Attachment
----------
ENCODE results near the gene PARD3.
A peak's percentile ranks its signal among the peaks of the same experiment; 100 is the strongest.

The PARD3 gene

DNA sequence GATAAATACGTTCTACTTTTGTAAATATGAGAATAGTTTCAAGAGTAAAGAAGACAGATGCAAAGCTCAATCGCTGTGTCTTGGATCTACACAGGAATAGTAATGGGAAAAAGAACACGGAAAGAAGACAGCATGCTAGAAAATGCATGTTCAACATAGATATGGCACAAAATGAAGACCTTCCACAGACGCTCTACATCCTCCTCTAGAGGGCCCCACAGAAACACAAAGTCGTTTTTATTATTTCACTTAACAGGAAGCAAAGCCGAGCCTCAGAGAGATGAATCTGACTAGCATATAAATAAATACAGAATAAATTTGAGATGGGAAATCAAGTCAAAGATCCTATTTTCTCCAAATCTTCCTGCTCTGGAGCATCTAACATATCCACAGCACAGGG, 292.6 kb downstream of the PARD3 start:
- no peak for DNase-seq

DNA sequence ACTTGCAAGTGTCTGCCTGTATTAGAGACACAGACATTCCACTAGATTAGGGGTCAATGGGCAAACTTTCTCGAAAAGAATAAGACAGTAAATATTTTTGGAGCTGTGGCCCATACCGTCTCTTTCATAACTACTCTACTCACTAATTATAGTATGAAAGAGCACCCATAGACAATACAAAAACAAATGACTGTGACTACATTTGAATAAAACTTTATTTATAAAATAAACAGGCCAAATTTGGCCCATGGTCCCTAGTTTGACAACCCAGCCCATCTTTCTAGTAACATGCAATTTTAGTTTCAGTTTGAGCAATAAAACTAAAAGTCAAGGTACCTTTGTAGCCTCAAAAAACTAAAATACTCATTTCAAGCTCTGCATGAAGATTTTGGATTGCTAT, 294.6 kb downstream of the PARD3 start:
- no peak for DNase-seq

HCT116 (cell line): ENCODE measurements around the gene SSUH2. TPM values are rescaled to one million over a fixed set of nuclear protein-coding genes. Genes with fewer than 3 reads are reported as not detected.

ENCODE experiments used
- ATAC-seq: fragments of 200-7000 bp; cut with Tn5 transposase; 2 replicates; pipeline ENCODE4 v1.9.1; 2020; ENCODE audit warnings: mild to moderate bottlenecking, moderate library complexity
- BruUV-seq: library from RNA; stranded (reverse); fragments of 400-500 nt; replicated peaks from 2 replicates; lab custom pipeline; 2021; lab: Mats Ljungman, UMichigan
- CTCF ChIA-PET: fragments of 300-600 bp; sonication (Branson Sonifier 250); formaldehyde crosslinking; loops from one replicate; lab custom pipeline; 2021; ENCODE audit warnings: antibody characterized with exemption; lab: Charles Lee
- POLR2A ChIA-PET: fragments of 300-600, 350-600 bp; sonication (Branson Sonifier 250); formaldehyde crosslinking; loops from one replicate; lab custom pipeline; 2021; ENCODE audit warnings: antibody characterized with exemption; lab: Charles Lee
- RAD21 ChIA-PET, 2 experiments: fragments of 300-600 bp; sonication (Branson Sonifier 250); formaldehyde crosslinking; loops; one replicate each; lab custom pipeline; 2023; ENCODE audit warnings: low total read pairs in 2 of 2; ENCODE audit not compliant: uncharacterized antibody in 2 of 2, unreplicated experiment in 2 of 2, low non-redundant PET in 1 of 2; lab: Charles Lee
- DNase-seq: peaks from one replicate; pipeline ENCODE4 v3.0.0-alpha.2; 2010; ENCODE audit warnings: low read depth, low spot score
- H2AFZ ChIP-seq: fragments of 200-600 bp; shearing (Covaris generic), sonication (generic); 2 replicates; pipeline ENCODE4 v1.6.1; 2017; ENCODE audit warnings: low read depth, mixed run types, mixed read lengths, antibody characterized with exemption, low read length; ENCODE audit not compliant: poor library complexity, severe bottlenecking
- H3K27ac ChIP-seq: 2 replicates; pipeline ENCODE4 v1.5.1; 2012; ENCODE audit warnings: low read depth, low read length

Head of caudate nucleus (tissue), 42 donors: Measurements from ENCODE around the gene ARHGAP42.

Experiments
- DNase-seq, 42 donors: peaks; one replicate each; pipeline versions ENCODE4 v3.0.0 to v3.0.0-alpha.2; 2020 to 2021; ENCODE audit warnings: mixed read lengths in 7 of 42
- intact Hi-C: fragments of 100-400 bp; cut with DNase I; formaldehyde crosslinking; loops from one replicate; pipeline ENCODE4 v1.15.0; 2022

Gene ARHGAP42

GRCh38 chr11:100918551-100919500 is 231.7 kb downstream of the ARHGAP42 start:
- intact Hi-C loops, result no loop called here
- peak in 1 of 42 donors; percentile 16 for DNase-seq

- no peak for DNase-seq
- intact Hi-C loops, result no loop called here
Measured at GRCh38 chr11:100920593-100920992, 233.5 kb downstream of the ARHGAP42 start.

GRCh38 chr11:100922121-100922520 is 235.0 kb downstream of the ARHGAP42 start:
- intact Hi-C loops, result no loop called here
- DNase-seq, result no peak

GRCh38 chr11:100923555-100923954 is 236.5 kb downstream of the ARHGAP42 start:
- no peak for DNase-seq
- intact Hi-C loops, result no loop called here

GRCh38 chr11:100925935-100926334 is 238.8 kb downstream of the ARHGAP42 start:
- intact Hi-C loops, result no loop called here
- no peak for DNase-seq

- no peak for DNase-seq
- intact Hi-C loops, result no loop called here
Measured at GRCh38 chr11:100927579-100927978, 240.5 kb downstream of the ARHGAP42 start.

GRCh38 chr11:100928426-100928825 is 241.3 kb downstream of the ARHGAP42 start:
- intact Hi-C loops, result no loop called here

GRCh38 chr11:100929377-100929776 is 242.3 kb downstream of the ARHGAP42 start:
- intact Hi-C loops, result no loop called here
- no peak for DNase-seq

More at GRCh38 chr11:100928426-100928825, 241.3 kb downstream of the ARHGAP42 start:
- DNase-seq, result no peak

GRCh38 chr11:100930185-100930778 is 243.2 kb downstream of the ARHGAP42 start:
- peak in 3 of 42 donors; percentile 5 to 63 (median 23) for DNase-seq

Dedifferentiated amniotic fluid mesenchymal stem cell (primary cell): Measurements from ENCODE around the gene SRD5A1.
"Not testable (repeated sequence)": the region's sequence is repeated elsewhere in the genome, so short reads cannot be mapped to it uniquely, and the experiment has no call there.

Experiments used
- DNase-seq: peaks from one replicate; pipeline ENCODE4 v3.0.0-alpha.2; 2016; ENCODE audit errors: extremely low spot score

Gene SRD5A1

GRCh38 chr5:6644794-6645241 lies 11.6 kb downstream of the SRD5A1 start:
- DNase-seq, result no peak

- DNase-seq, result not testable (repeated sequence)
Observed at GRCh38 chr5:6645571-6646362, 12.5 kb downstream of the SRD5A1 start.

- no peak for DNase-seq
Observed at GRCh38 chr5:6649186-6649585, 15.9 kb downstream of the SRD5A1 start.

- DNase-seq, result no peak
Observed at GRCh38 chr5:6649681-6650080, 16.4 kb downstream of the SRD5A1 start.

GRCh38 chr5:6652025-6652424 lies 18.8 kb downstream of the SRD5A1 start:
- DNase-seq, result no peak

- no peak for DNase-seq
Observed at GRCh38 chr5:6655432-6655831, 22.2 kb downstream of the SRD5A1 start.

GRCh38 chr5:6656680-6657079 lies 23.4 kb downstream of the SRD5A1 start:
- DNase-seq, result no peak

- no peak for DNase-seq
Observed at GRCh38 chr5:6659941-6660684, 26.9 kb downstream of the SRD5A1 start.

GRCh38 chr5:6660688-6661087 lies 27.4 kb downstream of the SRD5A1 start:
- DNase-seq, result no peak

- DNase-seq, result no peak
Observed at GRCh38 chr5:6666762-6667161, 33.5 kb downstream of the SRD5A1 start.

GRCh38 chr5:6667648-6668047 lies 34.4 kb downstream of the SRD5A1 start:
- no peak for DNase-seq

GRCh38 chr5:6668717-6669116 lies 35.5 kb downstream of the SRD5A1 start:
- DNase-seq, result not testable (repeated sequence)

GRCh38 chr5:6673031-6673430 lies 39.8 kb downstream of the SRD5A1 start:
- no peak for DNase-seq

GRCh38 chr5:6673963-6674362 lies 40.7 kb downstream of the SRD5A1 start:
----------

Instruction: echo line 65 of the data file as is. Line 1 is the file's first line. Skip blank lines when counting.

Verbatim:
- no peak for DNase-seq